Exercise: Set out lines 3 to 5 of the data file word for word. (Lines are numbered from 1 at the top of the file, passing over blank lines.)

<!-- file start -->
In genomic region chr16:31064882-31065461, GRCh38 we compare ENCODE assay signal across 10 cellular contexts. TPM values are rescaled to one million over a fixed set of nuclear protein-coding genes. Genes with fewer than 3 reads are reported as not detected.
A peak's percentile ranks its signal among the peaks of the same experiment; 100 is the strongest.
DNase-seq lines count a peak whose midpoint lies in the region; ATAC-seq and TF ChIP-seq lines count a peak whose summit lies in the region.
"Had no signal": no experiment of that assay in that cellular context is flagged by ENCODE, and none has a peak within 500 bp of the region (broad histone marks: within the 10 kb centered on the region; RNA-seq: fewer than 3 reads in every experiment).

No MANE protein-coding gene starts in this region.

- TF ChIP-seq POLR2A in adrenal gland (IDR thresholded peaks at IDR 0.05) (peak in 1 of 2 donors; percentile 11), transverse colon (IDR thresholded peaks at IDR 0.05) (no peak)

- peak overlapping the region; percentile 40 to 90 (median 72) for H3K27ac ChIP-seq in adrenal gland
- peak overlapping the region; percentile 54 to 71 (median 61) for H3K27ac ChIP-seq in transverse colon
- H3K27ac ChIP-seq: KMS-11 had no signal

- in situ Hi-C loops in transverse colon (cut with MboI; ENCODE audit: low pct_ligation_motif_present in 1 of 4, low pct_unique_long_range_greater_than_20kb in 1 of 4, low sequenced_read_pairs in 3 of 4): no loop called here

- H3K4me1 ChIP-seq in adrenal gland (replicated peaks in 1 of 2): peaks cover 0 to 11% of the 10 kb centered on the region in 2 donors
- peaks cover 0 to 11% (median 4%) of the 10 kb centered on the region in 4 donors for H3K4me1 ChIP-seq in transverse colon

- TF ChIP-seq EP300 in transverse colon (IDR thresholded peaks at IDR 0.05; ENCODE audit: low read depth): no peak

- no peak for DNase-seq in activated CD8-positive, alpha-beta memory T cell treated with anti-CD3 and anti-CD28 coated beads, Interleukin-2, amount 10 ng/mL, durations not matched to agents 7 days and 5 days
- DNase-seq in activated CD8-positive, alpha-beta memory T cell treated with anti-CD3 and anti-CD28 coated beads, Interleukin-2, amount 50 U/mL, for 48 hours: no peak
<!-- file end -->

DNase-seq lines count a peak whose midpoint lies in the region; ATAC-seq and TF ChIP-seq lines count a peak whose summit lies in the region.
"Had no signal": no experiment of that assay in that cellular context is flagged by ENCODE, and none has a peak within 500 bp of the region (broad histone marks: within the 10 kb centered on the region; RNA-seq: fewer than 3 reads in every experiment).

No MANE protein-coding gene starts in this region.